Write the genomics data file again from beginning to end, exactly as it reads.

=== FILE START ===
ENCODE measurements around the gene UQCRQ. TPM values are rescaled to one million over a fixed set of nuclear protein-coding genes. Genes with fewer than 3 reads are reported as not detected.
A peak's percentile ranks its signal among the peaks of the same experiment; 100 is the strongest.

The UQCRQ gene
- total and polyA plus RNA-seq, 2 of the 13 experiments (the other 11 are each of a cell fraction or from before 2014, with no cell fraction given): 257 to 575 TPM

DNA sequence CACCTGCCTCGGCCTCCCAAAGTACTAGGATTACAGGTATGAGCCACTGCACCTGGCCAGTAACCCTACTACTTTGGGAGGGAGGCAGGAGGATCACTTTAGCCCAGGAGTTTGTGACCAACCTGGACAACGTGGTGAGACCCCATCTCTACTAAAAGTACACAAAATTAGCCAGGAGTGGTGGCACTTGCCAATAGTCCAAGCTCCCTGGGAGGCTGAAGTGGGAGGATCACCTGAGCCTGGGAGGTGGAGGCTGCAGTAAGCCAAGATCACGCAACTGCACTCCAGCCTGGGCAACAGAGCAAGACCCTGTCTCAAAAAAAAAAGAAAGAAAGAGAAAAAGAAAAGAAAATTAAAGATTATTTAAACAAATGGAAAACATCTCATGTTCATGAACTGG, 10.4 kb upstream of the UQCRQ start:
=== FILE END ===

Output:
ENCODE measurements around the gene UQCRQ. TPM values are rescaled to one million over a fixed set of nuclear protein-coding genes. Genes with fewer than 3 reads are reported as not detected.
A peak's percentile ranks its signal among the peaks of the same experiment; 100 is the strongest.

The UQCRQ gene
- total and polyA plus RNA-seq, 2 of the 13 experiments (the other 11 are each of a cell fraction or from before 2014, with no cell fraction given): 257 to 575 TPM

DNA sequence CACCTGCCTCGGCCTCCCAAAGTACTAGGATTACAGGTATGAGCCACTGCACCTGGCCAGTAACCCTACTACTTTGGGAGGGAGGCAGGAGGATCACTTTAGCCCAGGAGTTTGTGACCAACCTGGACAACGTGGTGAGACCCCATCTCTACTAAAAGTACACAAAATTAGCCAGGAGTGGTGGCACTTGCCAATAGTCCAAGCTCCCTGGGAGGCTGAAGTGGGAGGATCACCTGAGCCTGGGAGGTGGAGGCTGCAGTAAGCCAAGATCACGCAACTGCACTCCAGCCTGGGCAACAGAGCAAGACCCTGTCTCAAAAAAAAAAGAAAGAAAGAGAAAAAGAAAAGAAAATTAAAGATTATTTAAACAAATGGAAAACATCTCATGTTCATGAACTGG, 10.4 kb upstream of the UQCRQ start: